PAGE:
Fancy a piece of rock, cock?
Saucy postcards were all the rage back in the mid 20th Century. They might have gone out of fashion, but we’re carrying on the tradition!
Here at DYP we like to think we’re original. But we’re not the first to produce risqué cards. Some of them were pretty awful. But we admire the stand they took against uptight politicians.
Postcards first became popular at the end of the Nineteenth Century. The Post Office gave permission for them to be sent through the post. And it wasn’t long before they started getting a bit racy. By the 1930s saucy postcards at the seaside became all the rage. Cartoons featuring stereotyped characters – the fat vicar, the drunk, the “henpecked” husband – were mixed with a liberal smattering of bawdy innuendo.
The suggestive captions never quite spelt out sex. But it was usually implied. And the cruder they were, the more popular. During the 1930s they sold at a rate of knots. 16 million cards were sold a year.
Various companies produced them, with numerous cartoonist working on them. But the biggest name was Donald McGill. His postcards were the most popular. And they remain the most popular as collectors’ items too.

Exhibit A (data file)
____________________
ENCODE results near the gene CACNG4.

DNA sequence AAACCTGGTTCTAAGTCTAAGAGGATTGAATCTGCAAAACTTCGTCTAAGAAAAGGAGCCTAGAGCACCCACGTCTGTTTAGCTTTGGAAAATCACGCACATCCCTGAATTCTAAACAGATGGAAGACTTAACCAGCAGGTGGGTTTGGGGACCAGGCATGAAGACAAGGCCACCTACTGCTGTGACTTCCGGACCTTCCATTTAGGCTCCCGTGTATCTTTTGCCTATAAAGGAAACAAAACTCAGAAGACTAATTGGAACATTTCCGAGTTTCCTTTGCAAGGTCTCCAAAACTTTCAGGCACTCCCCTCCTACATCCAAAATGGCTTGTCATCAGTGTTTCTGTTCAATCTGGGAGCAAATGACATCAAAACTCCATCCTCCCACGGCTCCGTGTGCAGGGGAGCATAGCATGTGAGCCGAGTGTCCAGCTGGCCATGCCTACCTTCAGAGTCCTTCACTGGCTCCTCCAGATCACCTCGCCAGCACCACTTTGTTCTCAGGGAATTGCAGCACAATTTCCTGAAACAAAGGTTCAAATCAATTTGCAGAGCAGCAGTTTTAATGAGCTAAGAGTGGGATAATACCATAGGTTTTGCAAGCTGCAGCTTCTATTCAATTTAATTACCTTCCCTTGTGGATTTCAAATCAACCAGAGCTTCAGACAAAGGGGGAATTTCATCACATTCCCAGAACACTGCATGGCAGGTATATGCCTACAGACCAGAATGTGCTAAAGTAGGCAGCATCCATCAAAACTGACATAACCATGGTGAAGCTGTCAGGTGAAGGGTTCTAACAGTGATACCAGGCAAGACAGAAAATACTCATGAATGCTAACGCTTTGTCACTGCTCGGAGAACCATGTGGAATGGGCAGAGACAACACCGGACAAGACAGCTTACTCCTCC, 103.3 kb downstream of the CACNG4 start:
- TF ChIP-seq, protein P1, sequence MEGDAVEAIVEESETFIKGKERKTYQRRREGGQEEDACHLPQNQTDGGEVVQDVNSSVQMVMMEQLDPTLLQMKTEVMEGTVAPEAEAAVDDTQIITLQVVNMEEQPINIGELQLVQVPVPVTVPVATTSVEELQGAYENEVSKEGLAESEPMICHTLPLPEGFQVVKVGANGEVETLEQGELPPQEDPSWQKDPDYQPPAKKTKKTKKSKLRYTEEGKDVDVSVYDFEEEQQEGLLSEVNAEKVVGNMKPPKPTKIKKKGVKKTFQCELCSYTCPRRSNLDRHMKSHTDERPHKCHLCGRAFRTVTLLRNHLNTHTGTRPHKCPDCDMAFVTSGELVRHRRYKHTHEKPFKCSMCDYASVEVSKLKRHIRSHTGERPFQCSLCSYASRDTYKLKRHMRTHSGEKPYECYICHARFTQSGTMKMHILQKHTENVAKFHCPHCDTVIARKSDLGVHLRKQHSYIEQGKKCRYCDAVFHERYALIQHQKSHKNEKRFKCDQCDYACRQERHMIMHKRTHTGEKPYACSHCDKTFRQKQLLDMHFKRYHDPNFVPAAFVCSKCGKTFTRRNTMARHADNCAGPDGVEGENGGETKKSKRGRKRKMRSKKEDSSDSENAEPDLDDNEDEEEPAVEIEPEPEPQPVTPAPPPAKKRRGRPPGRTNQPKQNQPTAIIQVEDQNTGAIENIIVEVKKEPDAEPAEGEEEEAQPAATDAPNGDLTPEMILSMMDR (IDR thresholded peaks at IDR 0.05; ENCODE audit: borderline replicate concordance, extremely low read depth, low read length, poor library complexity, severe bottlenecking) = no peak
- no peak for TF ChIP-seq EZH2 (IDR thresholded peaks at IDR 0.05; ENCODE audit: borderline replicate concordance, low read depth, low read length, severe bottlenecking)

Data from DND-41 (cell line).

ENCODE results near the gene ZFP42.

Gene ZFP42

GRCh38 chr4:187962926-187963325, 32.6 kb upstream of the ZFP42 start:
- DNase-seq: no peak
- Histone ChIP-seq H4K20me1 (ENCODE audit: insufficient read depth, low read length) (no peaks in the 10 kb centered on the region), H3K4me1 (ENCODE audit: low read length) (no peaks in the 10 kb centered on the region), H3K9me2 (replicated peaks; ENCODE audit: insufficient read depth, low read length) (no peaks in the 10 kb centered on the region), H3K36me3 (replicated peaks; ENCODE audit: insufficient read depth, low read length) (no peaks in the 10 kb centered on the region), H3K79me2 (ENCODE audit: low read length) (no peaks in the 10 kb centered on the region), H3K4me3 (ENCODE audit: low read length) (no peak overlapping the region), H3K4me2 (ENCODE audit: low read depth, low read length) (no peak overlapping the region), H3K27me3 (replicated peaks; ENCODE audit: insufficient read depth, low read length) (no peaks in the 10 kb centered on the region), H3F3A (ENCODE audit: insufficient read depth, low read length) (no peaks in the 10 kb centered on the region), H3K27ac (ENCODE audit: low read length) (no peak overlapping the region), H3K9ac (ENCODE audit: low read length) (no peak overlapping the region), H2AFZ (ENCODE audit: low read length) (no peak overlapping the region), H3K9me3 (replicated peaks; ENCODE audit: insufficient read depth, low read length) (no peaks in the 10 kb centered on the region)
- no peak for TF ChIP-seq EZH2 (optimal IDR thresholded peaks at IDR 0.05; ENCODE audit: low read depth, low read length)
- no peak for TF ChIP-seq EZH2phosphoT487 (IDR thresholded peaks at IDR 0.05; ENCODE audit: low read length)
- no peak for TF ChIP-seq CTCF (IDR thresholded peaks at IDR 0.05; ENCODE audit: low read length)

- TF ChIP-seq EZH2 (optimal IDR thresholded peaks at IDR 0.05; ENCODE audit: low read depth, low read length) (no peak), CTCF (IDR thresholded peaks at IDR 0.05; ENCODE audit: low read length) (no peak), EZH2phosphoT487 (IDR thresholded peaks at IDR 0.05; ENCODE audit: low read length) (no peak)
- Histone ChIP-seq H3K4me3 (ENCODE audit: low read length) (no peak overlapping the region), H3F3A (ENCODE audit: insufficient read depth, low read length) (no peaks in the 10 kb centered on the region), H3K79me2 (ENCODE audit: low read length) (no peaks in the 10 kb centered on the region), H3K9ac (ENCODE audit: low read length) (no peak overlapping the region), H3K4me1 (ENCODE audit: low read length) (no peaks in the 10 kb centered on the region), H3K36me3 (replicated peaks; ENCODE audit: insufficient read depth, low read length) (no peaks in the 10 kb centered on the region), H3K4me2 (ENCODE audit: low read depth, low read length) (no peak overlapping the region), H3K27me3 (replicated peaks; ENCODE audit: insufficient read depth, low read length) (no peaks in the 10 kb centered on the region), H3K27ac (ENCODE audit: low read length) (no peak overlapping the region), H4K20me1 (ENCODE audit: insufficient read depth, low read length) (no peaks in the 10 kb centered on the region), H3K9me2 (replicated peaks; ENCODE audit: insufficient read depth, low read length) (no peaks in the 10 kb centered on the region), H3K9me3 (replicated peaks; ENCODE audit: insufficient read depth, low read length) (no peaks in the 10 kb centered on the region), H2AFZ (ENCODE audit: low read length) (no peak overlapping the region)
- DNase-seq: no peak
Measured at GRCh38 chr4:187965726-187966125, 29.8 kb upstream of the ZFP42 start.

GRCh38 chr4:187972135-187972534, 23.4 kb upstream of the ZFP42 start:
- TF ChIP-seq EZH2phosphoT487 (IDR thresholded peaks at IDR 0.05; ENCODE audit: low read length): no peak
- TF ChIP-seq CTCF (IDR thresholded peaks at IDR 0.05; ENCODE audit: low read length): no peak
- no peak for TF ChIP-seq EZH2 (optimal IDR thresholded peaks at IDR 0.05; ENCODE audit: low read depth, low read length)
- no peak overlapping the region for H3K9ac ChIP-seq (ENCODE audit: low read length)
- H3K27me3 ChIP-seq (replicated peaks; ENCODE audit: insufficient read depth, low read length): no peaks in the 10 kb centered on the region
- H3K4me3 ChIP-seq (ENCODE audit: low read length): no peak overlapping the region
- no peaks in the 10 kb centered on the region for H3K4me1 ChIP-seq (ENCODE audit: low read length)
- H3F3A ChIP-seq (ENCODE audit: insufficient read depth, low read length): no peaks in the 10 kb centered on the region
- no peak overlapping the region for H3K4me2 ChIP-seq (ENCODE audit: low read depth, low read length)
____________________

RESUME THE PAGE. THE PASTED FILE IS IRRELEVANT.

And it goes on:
Donald McGill was born into a straight-laced “respectable” Victorian family. At 32 years of age, he gave up a secure job to start his career as saucy postcard artist. He continued to work til his death at 87 years. Throughout his career, he had to fight of not only the disapproval of his family, but the law.
During the 50s the newly elected Conservative government made a stand. They believed that these cards were so outrageous, they were undermining the moral fibre of the country. They were determined to stamp out such obscenity. The 1857 Obscenity Act was called upon. Shops were raided and closed down. Artists were arrested and tried. They almost broke the postcard industry. In 1954 McGill was subjected to a show trial and sentenced with a huge fine.
In 1960s government relaxed a little bit, and the postcard industry recovered. But through the 70s and 80s, the quality of art work deteriorated. Changing attitudes meant that people weren’t so keen on the stereotypes and sexism. The cards saw a decline in popularity. McGill never made a lot of money from his art. Perhaps because he kept getting fined?
Its funny to look back on those cards and think they caused such outrage. We’re sure we’d be up in court too if we went back to the 50s. Society seems to realise that morals aren’t undermined by a bit of cheeky. And aren’t we glad of that!